So I am back in Glasgow after a few days washing, sorting, wrapping, packing, labelling and discarding the loose contents of my Mum's flat. As my sister observed, it feels somehow wrong to dismantle someone's home when they are alive, and yet it has to be done. And there were inevitably choices to be made about which items should be kept for her, and which by any of us, and which sent off via a clearance agent.
Having to bring only what I could fit into my suitcase (along with vast quantities of paperwork I need to sort and shred) was good, otherwsie I'd probably have picked up lots of things. In the end I chose the things above, each of which has only sentimental value.
The purple Caithness vase was a gift I bought my Mum around twenty years ago, when I visited the glassworks whilst on holiday in Scotland.
The hen-shaped egg crock thingy, is chipped and cracked and held together with glue. It was only ever used to house bits and bobs like paperclips and drawing pins, has been broken and repaired, and is probably really only fit for the bin. But I loved it as a child, and can easily recall where it sat and what it contained at various times past.
The embroidery of daisies is one of several of my Mum's that were being packed up to be sent for sale. In a moment of clarity, I realised it would work quite well in my kitchen, so I rescued it from the pile I was cleaning and wrapping!
The fluffy elephant and child were a Mothers' Day I bought sometime in the last five years and, now unwanted by anyone else, I didn't want it to go to a charity shop, so it came home!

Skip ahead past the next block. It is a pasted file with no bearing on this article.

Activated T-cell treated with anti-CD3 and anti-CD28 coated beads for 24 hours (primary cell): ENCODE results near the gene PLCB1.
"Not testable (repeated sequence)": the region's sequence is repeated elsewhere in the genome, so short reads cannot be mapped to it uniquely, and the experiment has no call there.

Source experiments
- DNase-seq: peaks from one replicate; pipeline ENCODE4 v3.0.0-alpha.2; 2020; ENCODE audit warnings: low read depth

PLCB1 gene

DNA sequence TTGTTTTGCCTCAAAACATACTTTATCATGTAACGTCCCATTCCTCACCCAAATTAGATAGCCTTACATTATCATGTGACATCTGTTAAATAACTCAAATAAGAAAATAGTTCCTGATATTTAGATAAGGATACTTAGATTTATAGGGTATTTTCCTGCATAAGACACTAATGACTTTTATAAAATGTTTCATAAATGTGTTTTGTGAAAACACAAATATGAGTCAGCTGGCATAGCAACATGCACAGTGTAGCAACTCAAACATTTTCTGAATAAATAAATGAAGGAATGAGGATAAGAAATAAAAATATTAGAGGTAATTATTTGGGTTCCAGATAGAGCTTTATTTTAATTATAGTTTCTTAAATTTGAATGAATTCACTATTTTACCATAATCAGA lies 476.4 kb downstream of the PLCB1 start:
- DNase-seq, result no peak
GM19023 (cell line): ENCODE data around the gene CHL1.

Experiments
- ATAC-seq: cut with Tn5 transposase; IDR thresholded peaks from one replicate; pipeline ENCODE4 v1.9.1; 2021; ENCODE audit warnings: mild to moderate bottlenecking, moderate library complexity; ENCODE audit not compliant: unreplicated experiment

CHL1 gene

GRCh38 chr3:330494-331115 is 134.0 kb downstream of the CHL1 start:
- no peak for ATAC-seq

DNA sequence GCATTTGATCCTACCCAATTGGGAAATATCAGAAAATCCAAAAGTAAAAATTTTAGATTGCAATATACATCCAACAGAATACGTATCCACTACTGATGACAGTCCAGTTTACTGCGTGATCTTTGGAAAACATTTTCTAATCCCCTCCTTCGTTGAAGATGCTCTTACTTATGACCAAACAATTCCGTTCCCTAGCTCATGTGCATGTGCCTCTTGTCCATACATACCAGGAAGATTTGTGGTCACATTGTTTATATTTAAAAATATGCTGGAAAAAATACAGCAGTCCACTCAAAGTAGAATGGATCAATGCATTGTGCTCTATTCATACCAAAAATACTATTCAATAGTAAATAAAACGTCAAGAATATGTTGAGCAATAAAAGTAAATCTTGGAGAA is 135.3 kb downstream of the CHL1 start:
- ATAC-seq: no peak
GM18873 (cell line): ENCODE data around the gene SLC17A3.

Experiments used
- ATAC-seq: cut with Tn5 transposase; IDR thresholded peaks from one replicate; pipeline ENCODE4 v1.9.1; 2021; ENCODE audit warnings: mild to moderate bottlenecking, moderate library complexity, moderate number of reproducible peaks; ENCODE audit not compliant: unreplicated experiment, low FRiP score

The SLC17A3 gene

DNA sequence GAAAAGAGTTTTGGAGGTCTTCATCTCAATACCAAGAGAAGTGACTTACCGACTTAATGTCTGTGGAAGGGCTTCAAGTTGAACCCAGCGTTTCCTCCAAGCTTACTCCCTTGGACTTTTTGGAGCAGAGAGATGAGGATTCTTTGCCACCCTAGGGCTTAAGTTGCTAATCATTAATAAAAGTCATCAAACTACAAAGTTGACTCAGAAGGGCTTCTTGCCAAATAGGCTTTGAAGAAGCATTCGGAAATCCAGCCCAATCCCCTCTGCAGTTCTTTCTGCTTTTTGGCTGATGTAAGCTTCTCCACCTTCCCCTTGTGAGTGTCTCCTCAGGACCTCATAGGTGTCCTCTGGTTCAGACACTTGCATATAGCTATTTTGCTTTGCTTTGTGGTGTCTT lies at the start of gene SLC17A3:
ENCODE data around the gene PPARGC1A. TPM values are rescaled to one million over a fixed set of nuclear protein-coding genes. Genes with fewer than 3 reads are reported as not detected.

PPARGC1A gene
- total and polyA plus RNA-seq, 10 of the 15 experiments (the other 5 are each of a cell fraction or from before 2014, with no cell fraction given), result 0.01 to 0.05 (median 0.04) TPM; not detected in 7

The book was my Dad's, a gift given to employees of Cosworth Engineering back in the day when they ruled the world of F1. Signed by Keith Duckworth and Mike Costin, it may have some small monetary value, but it has huge sentimental value, and needs to be kept safe.
The candle has no significance except that I like candles and it was small enough to fit in my bag!!
The fish knives & forks and the napkin rings belonged to my grandparents. These had been the special momento my Mum claimed when packing up her parents' home... now, I lay claim to them for similar reasons.
The tablespoon is perhaps the simplest object, and the one most steeped in meaning. Cooking was the thing that always gave my Mum most pleasure. She was never happier than when she whipped up a batch of fairy cakes or made bread or cooked a huge meal for all six of us. And this spoon, which I think was bought at a jumble sale, has given stirling service over half a century or so. Now it sits in my cutlery drawer and will continue to bring me pleasure whenever I use it and remember.
Packing up the last remants of my childhood, and, along with my siblings, deciding which, if any, objects we wished to keep as momentos, has been very odd. But it is good to have these few objects which will continue to remind me of my parents and my grandparents, hopefully for the rest of my life.